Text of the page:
the ques­tion of how we com­pare our qual­ity of life to pre­vi­ous gen­er­a­tions and how do we think qual­ity of life will be for the next gen­er­a­tion. As one can see, the in­ci­dence of peo­ple who feel that they are do­ing bet­ter than pre­vi­ous gen­er­a­tions has been drop­ping steadily from close to 45 per cent to 35 per cent. Much more dis­turbingly, the in­ci­dence of peo­ple who think the next gen­er­a­tion will be do­ing bet­ter has dropped from a mea­gre 20 per cent to an even scanter 10 per cent. It used to be that the whole idea of shared progress and mid­dle class pros­per­ity was that the next gen­er­a­tion would do bet­ter than the pre­vi­ous one. Clearly, that mid­dle class dream is in dis­ar­ray and this has had a cor­ro­sive im­pact on our na­tional mood. It is dif­fi­cult to find any eco­nomic at­ti­tudes that show any­thing other than a much

The con­cept of a post-na­tional Canada does not re­ally seem ev­i­dent in these data. Some note that be­cause younger Cana­di­ans are less at­tached to coun­try than other Cana­di­ans, this may augur for a di­min­ished attachment to coun­try and ris­ing attachment to world.

darker mood than we saw in the past and, what­ever the grey out­look of the re­cent past, it turns to a nearly black out­look on the fu­ture.

How about the realm of cul­ture? We look at two crit­i­cal in­di­ca­tors of shifts in our sym­bol sys­tems and our sources of be­long­ing.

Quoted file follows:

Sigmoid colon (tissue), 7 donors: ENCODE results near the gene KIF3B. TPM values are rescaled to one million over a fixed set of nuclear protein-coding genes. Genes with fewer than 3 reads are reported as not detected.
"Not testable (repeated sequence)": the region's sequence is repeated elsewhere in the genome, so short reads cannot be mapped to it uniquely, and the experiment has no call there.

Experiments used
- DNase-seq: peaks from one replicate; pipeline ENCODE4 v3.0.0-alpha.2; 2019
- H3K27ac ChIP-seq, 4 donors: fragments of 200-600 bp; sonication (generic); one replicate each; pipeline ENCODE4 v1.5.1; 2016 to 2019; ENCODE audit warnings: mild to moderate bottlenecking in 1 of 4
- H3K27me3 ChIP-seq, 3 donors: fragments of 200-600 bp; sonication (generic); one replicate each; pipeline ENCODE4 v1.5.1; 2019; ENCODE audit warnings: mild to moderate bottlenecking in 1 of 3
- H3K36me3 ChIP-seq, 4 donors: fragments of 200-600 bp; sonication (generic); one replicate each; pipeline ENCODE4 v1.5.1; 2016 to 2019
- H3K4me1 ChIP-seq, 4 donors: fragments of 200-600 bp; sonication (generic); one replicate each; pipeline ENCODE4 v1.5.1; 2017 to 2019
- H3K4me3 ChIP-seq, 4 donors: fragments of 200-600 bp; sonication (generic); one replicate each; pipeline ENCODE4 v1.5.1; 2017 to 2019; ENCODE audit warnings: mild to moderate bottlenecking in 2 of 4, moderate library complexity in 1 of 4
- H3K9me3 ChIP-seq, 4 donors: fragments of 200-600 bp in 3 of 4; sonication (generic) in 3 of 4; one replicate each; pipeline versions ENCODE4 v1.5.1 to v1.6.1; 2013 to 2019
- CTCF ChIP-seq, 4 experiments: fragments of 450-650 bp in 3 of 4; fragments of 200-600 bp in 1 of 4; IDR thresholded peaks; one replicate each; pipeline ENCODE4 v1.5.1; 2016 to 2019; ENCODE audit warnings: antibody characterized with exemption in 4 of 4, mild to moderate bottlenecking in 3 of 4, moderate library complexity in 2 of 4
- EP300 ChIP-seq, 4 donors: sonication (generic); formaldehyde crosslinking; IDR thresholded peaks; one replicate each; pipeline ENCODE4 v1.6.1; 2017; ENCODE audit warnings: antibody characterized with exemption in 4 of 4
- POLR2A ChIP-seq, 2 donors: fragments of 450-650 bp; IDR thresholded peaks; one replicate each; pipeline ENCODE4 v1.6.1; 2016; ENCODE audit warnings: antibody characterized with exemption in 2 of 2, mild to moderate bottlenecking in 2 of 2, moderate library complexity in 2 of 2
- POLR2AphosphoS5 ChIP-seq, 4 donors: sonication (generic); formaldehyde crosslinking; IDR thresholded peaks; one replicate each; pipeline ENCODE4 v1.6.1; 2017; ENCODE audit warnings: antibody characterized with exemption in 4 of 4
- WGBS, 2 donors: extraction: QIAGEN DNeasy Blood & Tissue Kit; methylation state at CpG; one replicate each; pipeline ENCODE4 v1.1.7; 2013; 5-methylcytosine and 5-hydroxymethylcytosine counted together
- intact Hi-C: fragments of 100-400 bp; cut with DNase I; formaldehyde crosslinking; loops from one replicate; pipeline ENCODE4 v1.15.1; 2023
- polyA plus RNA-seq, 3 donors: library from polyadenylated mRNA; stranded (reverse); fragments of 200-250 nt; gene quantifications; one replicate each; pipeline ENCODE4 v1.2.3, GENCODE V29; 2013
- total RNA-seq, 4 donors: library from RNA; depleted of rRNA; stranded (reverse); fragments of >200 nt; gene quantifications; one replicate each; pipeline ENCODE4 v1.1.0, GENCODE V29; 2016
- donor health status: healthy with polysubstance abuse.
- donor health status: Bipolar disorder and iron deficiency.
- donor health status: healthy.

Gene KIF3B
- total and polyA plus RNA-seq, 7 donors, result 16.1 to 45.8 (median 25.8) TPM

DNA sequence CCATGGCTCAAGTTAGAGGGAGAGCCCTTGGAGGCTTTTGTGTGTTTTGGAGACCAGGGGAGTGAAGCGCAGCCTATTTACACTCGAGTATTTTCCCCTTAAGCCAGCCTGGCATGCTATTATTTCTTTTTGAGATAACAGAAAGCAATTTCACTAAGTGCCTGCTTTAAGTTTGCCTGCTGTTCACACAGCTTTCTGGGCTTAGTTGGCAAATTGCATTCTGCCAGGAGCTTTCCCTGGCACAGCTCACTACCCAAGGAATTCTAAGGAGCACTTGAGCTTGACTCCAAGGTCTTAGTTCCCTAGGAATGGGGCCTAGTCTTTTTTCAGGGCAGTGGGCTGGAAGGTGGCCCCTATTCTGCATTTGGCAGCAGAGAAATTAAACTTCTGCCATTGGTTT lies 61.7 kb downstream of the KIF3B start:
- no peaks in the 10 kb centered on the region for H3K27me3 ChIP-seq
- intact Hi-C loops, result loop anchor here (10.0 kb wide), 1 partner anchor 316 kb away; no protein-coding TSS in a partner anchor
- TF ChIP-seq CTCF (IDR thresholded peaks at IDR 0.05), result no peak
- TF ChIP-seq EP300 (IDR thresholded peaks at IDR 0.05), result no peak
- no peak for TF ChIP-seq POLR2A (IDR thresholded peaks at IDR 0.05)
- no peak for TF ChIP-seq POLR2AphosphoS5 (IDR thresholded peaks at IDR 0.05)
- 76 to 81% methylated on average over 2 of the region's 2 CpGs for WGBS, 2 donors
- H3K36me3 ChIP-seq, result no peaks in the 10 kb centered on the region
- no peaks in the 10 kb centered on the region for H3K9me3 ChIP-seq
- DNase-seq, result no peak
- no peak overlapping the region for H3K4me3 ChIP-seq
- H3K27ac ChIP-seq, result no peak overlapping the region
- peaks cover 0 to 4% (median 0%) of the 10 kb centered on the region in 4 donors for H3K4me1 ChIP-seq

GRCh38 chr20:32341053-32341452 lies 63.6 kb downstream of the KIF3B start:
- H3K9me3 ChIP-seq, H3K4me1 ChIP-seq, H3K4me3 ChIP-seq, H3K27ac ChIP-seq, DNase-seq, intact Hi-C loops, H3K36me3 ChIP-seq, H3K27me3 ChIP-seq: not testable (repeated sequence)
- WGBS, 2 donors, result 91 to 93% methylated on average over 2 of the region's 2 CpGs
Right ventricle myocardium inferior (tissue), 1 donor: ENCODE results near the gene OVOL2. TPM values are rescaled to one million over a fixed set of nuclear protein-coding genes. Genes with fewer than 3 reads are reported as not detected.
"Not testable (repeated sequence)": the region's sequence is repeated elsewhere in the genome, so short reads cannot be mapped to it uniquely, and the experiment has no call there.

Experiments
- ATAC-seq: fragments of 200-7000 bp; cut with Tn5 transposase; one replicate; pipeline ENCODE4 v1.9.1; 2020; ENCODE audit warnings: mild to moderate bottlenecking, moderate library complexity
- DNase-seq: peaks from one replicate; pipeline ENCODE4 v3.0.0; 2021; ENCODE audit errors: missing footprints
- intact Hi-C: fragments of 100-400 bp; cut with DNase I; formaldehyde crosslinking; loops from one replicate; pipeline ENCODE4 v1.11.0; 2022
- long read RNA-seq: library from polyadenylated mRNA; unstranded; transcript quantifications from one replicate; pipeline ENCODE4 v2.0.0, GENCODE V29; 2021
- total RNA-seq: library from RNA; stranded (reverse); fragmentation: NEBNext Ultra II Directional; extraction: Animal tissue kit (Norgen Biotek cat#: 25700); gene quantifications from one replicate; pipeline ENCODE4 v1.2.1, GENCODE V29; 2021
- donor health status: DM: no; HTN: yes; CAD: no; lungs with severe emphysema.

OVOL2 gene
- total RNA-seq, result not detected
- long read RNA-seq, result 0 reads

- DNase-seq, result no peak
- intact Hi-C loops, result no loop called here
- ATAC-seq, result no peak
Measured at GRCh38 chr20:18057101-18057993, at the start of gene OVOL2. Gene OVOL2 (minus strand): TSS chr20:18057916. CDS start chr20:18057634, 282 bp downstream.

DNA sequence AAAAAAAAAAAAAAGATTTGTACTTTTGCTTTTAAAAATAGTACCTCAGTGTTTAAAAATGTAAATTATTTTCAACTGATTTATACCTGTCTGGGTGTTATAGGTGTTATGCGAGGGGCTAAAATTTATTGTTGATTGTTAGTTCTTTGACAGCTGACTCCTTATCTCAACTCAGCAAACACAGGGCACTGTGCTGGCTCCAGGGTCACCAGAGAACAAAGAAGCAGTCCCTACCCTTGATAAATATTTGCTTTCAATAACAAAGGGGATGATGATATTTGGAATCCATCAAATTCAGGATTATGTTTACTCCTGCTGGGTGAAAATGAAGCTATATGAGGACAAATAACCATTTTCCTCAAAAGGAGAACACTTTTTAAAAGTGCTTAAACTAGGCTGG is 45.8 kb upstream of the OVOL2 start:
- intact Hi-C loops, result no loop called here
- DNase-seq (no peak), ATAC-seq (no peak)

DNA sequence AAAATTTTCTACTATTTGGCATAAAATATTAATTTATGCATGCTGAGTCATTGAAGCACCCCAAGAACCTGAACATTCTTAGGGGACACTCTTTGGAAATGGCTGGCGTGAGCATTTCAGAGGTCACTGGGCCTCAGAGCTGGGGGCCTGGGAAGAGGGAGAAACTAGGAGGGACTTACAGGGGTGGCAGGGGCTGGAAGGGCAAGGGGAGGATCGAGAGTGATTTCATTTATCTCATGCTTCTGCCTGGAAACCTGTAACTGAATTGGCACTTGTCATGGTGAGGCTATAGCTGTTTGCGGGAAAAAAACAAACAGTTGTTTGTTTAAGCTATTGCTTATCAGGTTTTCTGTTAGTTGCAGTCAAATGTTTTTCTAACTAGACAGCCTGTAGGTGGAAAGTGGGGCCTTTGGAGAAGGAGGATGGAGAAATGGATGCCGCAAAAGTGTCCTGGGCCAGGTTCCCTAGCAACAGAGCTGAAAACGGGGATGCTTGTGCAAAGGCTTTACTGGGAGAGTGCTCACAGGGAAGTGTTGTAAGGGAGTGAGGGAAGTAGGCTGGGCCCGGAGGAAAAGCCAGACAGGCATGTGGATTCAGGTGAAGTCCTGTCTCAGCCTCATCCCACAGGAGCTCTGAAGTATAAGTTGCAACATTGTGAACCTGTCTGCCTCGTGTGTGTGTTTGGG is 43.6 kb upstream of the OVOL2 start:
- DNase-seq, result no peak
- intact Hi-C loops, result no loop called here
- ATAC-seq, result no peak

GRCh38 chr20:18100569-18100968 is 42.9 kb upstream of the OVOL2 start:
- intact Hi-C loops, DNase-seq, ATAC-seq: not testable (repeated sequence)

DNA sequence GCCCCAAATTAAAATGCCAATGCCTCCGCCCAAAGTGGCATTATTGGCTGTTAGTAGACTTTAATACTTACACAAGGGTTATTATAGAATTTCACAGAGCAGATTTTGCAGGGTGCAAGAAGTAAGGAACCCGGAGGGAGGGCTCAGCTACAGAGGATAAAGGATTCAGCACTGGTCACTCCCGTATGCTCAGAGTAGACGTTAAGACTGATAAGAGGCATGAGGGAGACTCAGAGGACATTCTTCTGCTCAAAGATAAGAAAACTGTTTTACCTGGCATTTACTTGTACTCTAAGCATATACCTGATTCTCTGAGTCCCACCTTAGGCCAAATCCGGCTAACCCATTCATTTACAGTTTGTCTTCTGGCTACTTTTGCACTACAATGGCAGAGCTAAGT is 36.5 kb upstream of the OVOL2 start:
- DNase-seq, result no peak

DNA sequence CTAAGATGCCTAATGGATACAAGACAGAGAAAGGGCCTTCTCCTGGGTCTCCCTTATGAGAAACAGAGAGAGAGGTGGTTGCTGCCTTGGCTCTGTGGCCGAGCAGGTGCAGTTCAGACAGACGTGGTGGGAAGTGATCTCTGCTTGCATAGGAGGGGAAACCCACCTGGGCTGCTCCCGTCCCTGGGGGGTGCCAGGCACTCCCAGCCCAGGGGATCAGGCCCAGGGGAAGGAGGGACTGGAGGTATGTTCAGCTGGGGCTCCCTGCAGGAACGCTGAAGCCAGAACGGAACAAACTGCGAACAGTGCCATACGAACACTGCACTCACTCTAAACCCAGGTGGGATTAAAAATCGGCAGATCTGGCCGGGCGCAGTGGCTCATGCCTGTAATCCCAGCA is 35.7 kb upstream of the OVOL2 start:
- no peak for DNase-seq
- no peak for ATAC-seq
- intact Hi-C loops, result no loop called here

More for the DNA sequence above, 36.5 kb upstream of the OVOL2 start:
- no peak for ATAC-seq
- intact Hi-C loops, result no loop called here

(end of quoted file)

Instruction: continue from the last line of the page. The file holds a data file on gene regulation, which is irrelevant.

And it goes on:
Com­par­ing the sym­bols that con­trib­ute most to Cana­dian iden­tity from 1995 to to­day shows a coun­try with a gen­er­ally lower sense of sym­bolic iden­ti­fi­ca­tion than what we saw in 1995. It is also the case that the sym­bol sys­tems that re­main most re­silient are those that have to do with the role of gov­ern­ment and pub­lic in­sti­tu­tions. Medi­care, na­tional parks, and the Char­ter of Rights and Free­doms re­main the dom­i­nant sources of na­tional iden­ti­fi­ca­tion. No­tably, the pre­vi­ous Stephen Harper gov­ern­ment at­tempted to shift the rel­a­tive em­pha­sis of dif­fer­ent icons of na­tional iden­tity. He would not be amused to note that Medi­care and the Char­ter, hardly cen­tral in his icono­gra-

phy, are once again top-of-the-charts. On the other hand, some of our most cher­ished tra­di­tional icons like the an­them, the flag, the Moun­ties, bilin­gual­ism, and even the beaver, have all dropped pre­cip­i­tously as sym­bols of Canada. In fact, there ap­pears to be less pow­er­ful sym­bolic glue hold­ing the coun­try to­gether to­day than in the past.

The fi­nal chart tracks Cana­di­ans’ sense of be­long­ing to var­i­ous en­ti­ties such as Canada, prov­ince, city, and eth­nic group. One of the strik­ing find­ings in this chart is that over­all, just as in the case of sym­bols, col­lec­tively, all sources of be­long­ing are con­sid­er­ably lower than in 1995. Does this mean that our sense of mo­ral com­mu­nity or sense of Canada is ac­tu­ally a lit­tle more muted, a lit­tle less clear than it was in 1995? That’s dif­fi­cult to say, as it may also be the case that na­tional iden­tity is more ma­ture and less de­pen­dent on ‘props’ to con­vey a sense of Canada.